#4: A roadside bomb exploded near Musa bin Nusair fuel station in Karrada, central Baghdad injuring 2 civilians.

#5: 2 mortar rounds fell in Baladiyat neighbourhood hitting what used to be the Intelligence facility before 2003 and is now a US base at around 5.30 pm Friday. No casualties were reported.

#6: A mortar round hit stalls in the Jamila fruit and vegetable open air market causing a fire. The fire trucks couldn't enter the area to fight the fire as it was cordoned by security forces, said Iraqi police. No casualties' report was available at the time of publication.

#7: 4 mortar rounds hit al-Adala Camp in Kadhmiyah neighbourhood. No casualties were reported.

#8: 1 mortar round fell in Palestine Street, near al-Ibtisam restaurant injuring 3 civilians and causing material damages to a house.

#9: A roadside bomb targeted an Iraqi Army patrol in Dakhiliyah, Yarmouk neighbourhood, west Baghdad killing 1 soldier, wounding 4.

#10: 2 unidentified bodies were found in Baghdad by Iraqi Police today. 1 in al-Qanat Street and 1 in Hurriyah.

#11: Iraqi troops clashed with Shi'ite cleric Moqtada al-Sadr's militia on Friday in what was described as some of the heaviest fighting in Baghdad for weeks. An Iraqi security source described the fighting as among the heaviest since confrontation erupted there in late March. The source said seven people had died in combat lasting four to five hours. A nearby market was in flames. Ali Bustan, head of the health directorate for east Baghdad, said 132 wounded were brought to Sadr City's two hospitals by nightfall. "The Iraqi Army still hold their positions in Sadr City," U.S. military spokesman Lieutenant-Colonel Steven Stover said, quoting a dispatch from U.S. troops at the front. "They are currently under attack ... but are organizing a counter-attack."

#12: A Multi-National Division – Baghdad Soldier was killed in an improvised-explosive device attack at approximately 1:45 p.m. April 18. The attack struck the vehicle the Soldier was riding in while conducting a combat patrol just north of Baghdad.

Diyala Prv:Khalis:#1: Six civilians were killed and four others wounded in an improvised explosive device (IED) attack in Diala province, northeastern Baghdad, on Friday, a local police source said. "The blast left six killed and four others wounded in al-Khalis district, north of Baaquba," the source, who refused to have his name mentioned, told Aswat al-Iraq – Voices of Iraq.

Basra:#1: In another development, security sources told dpa on Friday that militants killed two police officers and injured a security guard in the southern city of Basra. Sources said the militants opened fire on two police officers in Basra's Jazaer area in the late hours of Thursday.

#2: Also in Basra, militants wounded a security guard, who was standing atop one of the buildings, in the city's Kornish area on Thursday.

#3: Iraqi troops cordoned off the Basra office of Shi'ite cleric Moqtada al-Sadr's followers on Friday and prevented them holding prayers in a move that seems sure to inflame tensions.

Tuz Khormato:#1: At least two Iraqi soldiers were killed on Friday and another wounded when a bomb went off near the northern Iraqi town of Tuz Khormato, police said. Abbas Amin, an Iraqi police officer, told Deutsche Presse-Agentur dpa that an explosive device targeted a patrol in the early morning of Friday near the village of Maftol close to Tuz Khormato, which is some 185 kilometres north of Baghdad.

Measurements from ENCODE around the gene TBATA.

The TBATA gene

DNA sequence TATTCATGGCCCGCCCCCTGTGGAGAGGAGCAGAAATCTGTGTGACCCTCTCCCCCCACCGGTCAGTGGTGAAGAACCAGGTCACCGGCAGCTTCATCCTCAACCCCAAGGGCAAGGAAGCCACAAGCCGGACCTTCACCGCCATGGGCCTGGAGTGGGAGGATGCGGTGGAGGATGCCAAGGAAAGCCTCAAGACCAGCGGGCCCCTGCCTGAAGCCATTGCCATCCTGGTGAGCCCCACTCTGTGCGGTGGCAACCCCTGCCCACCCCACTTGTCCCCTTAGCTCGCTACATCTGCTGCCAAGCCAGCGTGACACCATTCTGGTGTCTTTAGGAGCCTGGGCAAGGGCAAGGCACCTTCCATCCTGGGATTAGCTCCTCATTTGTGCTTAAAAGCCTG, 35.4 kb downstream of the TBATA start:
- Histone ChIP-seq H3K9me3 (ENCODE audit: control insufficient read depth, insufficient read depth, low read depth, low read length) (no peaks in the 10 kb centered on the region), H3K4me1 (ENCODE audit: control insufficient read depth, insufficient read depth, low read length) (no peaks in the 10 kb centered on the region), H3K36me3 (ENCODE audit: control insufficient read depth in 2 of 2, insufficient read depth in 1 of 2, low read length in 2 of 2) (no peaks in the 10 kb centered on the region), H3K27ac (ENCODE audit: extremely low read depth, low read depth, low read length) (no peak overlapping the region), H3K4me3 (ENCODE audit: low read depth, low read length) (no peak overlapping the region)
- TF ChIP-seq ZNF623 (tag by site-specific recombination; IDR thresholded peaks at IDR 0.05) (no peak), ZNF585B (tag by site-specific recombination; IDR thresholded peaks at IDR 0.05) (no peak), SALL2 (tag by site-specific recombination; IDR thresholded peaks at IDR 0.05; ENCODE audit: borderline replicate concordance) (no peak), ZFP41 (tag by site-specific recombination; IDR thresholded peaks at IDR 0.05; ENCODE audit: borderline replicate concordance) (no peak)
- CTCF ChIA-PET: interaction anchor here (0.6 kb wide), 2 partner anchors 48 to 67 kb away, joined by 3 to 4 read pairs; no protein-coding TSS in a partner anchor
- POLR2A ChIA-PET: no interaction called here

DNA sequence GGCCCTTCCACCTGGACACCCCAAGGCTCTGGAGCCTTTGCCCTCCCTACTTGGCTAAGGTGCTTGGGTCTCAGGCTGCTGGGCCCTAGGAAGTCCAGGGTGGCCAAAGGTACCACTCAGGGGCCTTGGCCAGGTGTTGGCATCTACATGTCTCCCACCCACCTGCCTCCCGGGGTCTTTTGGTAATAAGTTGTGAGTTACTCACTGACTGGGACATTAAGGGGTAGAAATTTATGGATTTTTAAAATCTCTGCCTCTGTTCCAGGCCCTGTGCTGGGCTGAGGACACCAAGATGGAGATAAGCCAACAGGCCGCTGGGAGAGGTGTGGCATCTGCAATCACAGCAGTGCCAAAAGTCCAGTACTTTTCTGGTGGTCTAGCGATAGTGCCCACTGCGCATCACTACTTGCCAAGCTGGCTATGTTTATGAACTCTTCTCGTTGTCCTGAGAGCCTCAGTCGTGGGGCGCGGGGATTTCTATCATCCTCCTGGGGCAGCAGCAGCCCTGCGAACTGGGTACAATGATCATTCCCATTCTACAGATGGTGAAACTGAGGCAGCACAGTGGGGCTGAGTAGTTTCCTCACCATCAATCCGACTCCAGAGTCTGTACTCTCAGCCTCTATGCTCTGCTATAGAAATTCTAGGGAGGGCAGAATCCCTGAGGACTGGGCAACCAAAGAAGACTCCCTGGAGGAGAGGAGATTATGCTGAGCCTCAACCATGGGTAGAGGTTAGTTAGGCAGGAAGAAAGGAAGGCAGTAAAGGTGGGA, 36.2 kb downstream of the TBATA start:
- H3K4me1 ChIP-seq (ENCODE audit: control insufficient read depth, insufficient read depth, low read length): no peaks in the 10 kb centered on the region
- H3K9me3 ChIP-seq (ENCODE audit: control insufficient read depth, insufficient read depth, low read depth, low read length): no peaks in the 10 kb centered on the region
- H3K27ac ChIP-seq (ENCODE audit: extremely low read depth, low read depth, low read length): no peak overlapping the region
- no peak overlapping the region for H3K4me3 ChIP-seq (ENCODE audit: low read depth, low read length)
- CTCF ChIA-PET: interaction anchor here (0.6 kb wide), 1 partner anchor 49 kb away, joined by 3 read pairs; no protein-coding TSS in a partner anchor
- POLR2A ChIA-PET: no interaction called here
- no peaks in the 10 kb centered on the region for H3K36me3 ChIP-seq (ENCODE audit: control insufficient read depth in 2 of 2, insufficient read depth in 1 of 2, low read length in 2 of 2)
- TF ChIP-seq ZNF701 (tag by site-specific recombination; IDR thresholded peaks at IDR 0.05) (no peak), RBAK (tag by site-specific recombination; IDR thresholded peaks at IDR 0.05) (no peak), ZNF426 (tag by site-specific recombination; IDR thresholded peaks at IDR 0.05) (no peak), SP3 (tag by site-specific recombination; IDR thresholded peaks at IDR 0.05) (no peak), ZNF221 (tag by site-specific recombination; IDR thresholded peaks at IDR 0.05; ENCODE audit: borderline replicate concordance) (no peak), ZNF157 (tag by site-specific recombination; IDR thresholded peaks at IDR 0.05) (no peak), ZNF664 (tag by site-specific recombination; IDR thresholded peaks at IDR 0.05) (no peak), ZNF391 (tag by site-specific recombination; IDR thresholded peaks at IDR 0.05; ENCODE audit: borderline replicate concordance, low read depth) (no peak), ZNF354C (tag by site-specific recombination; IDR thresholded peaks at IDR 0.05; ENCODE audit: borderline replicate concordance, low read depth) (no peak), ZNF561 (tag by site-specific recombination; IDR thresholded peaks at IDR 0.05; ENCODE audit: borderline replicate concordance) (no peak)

Kirkuk:#1: Two Iraqi army servicemen were killed and another wounded on Friday when an improvised explosive device (IED) went off near their patrol on a main road south of Kirkuk, according to an official police source. "An IED went off on the highway linking Kirkuk to Touz district, (85 km) south of Kirkuk, near al-Maftoul village, while a patrol of the Iraqi Army 3rd Brigade's 2nd Regiment, was passing by," the source, who requested anonymity, told Aswat al-Iraq –

Voices of IraqAfghanistan:#1: Two ISAF soldiers were killed and two were wounded during an explosion in southern Afghanistan early this morning.The son of the Netherlands' top military officer was killed early Friday by a roadside bomb in Afghanistan, the day after his father assumed command of the Dutch armed forces, the Defense Ministry said. Lt. Dennis van Uhm, 23, was among two NATO soldiers killed and two wounded in the explosion in Uruzgan province, said spokesman Lt. Gen. Freek Meulman. The second fatality was not fully identified. All the casualties were Dutch. The soldiers' vehicle was returning to base after a large reconnaissance mission in the area, where they face Taliban insurgents, the military said. "There is no reason to believe that the roadside bomb attack was directed at Lt. Van Uhm," said Meulman.

#2: Military officials say one Canadian soldier has been injured in a roadside bombing that struck a Canadian military vehicle in southern Afghanistan. The attack occurred near Spin Boldak, a town on the Pakistani border. Canadian Forces spokesman Capt. Sylvain Chalifour says the soldier suffered slight injuries in Thursday's attack.

#3: Three Afghan civilians died in a roadside bomb blast near the capital Kabul on Friday, police said. The men were killed and another wounded when their vehicle hit a bomb laid on a road frequently used by Afghan and international forces in Logar province just south of Kabul, provincial police chief Ghulam Mustafa told AFP.